Inside the 'micro homes' arriving in Cornwall in bid to tackle housing crisis

Credit: SoloHaus/ Cornwall Council

A set of 'micro homes' are set to arrive in Truro as part of plans to tackle Cornwall's housing crisis.

Cornwall Council has been given permission to deploy 15 'micro homes' built by SoloHaus on its land at Old County Hall in Truro.

The new scheme is the first of its kind in the South West and the properties will provide homes for local people who are ready to move on from emergency accommodation to the second stage of their journey out of homelessness and rough sleeping.

It is hoped the first residents will move into their new homes in early July.

'Serious and escalating housing crisis'

Cornwall Council's portfolio holder for housing and planning Olly Monk said: “We are facing a serious and escalating housing crisis in Cornwall and are taking direct action to provide homes for people that need our help."

The SoloHaus properties have been designed to be moved onto sites with all fixtures and fixtures included.

It means the micro homes can used either as permanent homes or for shorter periods.

"This means that they can be simply disconnected from services, lifted by crane and moved to another site. This is exactly what we’ll be doing at the Old County Hall site in the future as it’s scheduled for wider redevelopment in the coming years," he added.

The 15 homes at the site are expected to remain in place for around three years, before being moved to a new location when Old County Hall is regenerated.

The properties are single-storey, fully self-contained homes with a kitchen, living and dining area, bedroom and bathroom. Credit: SoloHaus/ Cornwall Council

Cllr Monk said: “The Old County Hall site will provide excellent quality “move on” housing for single people currently in temporary or emergency accommodation who would otherwise be homeless - helping these residents to stay in Cornwall and with the security of knowing the home is theirs until they find a permanent home."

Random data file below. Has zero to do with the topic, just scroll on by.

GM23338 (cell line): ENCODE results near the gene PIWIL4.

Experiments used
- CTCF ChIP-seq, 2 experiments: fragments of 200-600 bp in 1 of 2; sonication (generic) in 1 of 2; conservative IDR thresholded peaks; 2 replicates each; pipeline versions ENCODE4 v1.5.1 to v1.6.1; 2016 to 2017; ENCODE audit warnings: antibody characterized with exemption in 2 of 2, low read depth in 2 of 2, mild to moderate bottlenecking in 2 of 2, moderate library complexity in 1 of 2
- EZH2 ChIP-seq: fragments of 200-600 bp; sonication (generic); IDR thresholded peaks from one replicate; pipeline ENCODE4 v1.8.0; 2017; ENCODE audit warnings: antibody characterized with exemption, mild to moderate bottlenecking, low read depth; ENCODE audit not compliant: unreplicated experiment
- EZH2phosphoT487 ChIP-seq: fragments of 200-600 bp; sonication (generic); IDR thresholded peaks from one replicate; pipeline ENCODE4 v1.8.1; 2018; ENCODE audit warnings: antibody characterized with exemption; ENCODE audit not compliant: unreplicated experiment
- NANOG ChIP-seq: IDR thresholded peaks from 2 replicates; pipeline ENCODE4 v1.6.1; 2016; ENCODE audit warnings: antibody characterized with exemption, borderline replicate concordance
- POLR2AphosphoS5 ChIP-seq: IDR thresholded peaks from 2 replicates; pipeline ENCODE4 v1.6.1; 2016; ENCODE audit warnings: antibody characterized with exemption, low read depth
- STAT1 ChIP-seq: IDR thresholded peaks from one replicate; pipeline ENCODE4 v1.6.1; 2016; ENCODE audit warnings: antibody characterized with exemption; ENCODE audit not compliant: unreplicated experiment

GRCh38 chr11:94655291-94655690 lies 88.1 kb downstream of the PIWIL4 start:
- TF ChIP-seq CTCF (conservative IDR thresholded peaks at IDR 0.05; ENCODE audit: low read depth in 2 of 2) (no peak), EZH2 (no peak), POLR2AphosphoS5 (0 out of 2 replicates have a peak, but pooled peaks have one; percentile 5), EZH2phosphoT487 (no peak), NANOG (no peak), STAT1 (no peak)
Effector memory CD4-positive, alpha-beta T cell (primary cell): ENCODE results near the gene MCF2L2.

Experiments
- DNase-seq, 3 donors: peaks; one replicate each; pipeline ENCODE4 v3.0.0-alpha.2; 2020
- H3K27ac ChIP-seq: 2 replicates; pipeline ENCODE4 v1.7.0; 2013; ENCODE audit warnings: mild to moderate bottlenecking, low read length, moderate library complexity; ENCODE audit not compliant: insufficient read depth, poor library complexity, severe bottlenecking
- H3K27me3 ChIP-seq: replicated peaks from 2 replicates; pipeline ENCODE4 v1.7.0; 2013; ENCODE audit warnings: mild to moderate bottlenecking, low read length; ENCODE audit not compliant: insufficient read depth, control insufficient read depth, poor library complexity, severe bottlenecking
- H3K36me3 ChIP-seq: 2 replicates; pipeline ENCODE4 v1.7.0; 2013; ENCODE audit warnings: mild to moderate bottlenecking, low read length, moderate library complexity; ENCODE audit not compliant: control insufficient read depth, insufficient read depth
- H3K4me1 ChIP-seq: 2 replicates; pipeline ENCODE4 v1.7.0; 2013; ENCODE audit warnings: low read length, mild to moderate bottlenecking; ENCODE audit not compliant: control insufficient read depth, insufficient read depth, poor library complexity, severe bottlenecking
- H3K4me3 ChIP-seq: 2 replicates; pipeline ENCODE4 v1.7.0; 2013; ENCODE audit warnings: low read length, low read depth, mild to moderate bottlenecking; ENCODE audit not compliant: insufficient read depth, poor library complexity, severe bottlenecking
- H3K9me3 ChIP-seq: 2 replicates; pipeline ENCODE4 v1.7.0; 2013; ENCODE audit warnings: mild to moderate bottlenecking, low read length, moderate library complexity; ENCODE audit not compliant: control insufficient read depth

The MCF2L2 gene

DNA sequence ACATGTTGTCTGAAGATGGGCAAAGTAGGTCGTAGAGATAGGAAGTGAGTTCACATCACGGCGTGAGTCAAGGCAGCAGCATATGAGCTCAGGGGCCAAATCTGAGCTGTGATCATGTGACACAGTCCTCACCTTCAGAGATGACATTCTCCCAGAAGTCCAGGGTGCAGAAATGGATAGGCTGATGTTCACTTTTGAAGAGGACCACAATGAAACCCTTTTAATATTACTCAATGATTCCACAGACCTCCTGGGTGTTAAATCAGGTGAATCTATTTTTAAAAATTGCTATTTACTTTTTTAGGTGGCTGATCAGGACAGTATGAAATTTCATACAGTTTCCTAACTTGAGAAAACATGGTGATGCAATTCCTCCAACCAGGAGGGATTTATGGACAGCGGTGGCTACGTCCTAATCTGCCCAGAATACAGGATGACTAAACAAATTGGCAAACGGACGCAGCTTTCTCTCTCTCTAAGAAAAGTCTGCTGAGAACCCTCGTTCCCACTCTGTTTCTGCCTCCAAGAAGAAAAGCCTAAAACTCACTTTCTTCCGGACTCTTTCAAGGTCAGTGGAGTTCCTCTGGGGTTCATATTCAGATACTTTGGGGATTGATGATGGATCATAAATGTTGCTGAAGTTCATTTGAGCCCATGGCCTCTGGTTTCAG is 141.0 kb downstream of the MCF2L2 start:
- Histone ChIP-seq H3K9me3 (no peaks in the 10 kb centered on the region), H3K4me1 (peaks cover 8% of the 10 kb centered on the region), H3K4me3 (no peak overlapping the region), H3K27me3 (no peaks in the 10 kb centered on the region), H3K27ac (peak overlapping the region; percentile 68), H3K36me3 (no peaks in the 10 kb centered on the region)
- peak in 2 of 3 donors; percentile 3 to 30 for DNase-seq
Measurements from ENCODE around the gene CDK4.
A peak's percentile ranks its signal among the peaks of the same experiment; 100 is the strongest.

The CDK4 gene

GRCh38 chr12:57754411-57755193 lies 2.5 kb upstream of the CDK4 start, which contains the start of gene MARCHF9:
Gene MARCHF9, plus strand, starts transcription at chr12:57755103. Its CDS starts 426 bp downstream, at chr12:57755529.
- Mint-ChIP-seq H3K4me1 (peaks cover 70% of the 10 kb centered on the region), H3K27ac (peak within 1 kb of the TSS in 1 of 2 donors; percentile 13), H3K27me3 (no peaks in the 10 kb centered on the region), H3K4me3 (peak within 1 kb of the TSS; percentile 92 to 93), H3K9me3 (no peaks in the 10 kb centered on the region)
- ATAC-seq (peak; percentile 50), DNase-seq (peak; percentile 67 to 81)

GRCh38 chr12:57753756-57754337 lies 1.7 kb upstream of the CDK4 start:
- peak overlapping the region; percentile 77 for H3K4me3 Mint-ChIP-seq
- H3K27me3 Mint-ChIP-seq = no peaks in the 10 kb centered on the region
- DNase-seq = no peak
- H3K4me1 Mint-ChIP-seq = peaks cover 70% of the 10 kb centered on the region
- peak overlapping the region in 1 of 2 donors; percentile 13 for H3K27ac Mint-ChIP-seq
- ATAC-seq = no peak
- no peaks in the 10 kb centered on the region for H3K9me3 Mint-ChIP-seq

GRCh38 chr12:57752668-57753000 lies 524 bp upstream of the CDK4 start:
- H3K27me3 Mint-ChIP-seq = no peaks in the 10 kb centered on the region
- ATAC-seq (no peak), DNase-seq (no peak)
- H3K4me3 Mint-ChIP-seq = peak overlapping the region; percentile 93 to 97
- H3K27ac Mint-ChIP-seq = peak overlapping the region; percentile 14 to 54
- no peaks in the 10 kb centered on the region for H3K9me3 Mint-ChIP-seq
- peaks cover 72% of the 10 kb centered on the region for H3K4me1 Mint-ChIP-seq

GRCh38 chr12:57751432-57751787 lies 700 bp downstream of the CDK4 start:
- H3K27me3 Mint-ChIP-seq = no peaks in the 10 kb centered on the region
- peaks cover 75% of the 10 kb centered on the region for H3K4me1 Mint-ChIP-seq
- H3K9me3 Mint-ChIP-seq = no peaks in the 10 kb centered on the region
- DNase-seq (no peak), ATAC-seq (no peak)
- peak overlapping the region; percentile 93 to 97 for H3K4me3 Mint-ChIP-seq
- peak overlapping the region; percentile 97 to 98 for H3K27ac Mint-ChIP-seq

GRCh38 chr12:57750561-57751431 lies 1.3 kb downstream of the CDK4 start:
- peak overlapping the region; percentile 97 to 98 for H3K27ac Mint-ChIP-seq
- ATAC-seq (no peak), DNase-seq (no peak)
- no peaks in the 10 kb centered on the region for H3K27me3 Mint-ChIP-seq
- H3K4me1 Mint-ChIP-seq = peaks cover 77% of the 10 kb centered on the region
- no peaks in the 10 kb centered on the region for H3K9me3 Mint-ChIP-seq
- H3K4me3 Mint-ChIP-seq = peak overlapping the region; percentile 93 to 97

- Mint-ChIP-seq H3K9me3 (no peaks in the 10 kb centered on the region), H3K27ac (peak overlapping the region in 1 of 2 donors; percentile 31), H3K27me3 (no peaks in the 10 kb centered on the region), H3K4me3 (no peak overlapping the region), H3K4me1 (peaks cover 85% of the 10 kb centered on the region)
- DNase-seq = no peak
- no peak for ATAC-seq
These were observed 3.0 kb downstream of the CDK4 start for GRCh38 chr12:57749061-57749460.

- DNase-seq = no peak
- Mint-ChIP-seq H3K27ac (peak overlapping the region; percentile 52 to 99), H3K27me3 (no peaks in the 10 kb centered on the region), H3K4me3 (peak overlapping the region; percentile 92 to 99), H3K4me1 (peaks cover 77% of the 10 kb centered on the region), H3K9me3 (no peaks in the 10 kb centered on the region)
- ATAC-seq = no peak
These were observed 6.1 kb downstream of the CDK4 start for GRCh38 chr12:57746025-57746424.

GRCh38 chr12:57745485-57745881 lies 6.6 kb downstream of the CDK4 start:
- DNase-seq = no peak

The council has currently purchased 79 self-contained one bedroom houses for people with urgent housing needs in Cornwall.

While 15 of those will be placed at Old County Hall, a planning application has also been submitted for several to be placed at a site in Penryn, while further schemes are being worked up in both Penzance and Newquay.

Cornwall Council has now purchased almost 80 micro homes from SoloHaus and is applying for planning permission Credit: SoloHaus/ Cornwall Council

What are the micro home properties like?

The 'micro homes' have been designed by The Hill Group with the help of homeless charities based near Cambridge, and aim to provide a safe, secure, comfortable and independent place to stay for people who are homeless or have been homeless in the recent past.

Each home is a single-storey, fully self-contained property, complete with a kitchen, living and dining area, bedroom and bathroom. All of the houses are fully-furnished, with everything necessary for a homeless person to move into the same day, the council says.

The site will be managed by Cornwall Housing, with each tenant receiving additional support as required Credit: SoloHaus/ Cornwall Council

The homes at the site in Truro will be managed by Cornwall Housing, with each tenant receiving support to help them find a regular source of income and a more permanent job.

24/7 security will also be provided for at least the first 12 months.

What else is Cornwall Council doing to tackle the housing crisis?

The council says tackling Cornwall's housing crisis is a "top priority" and says alongside the new pods, it is working to:

  • Buy existing homes to use as social housing      

  • Build more Council houses  for local people to rent or buy  

  • Support the provision of affordable homes by housing associations for local people to rent or buy      

  • Ensure sites deliver affordable housing through the planning process    

  • Unlock the potential for town centres to be regenerated to provide more housing     

  • Support community-led organisations that want to deliver their own homes     

  • Offer loans to bring empty homes back into use 

  • Enable communities to stop new builds being snapped up by would be second homeowners.